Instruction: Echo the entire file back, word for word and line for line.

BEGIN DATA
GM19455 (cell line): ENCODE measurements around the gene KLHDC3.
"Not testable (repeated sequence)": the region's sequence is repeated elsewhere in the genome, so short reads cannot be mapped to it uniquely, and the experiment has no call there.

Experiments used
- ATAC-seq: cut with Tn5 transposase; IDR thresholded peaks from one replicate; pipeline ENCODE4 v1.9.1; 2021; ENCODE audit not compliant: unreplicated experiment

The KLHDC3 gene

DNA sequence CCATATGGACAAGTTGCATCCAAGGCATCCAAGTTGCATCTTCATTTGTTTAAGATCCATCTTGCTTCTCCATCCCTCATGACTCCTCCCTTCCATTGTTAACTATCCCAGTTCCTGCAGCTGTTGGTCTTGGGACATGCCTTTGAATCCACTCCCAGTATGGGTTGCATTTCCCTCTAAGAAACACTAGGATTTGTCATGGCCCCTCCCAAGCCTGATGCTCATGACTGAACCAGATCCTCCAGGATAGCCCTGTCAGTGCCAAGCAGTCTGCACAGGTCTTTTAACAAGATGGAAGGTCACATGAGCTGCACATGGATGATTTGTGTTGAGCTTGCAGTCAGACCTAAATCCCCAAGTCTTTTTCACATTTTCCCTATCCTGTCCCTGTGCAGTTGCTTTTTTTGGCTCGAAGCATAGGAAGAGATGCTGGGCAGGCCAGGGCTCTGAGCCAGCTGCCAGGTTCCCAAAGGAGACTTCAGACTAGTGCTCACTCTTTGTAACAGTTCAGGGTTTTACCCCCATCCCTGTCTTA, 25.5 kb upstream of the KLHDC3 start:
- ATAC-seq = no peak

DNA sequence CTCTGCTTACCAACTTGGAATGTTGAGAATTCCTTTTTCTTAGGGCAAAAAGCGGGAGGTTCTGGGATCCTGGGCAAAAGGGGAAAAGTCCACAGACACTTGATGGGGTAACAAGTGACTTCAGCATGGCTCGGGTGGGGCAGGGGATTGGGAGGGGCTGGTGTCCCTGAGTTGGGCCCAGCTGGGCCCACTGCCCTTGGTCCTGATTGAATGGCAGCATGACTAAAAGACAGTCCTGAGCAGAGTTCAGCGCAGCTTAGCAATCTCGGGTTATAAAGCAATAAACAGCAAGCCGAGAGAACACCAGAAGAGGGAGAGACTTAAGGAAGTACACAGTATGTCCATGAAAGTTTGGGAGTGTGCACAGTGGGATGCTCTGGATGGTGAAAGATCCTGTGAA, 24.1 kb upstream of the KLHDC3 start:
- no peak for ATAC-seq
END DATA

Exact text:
GM19455 (cell line): ENCODE measurements around the gene KLHDC3.
"Not testable (repeated sequence)": the region's sequence is repeated elsewhere in the genome, so short reads cannot be mapped to it uniquely, and the experiment has no call there.

Experiments used
- ATAC-seq: cut with Tn5 transposase; IDR thresholded peaks from one replicate; pipeline ENCODE4 v1.9.1; 2021; ENCODE audit not compliant: unreplicated experiment

The KLHDC3 gene

DNA sequence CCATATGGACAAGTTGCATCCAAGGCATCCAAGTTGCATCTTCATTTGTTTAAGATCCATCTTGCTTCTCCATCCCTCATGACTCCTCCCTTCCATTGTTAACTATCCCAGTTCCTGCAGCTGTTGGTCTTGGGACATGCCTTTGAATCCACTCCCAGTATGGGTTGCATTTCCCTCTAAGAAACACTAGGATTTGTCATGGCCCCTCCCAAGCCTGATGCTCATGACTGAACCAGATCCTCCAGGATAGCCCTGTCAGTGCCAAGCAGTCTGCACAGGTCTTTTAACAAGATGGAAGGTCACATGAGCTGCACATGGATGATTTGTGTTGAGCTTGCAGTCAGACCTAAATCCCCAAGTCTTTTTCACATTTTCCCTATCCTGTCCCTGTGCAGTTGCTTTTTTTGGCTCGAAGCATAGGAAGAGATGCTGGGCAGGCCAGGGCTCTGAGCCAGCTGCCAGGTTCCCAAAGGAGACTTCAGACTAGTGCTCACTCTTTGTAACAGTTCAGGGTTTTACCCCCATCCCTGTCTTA, 25.5 kb upstream of the KLHDC3 start:
- ATAC-seq = no peak

DNA sequence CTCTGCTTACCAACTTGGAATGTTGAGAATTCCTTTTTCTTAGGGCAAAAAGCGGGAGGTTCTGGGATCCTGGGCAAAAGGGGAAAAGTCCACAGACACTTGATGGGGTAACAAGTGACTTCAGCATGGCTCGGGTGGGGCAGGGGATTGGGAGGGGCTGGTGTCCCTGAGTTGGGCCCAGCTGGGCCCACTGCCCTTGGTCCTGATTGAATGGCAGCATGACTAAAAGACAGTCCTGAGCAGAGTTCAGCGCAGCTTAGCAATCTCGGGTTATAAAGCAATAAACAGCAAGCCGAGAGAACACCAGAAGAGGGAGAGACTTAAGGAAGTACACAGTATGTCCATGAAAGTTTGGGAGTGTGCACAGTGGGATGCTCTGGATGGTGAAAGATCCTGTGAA, 24.1 kb upstream of the KLHDC3 start:
- no peak for ATAC-seq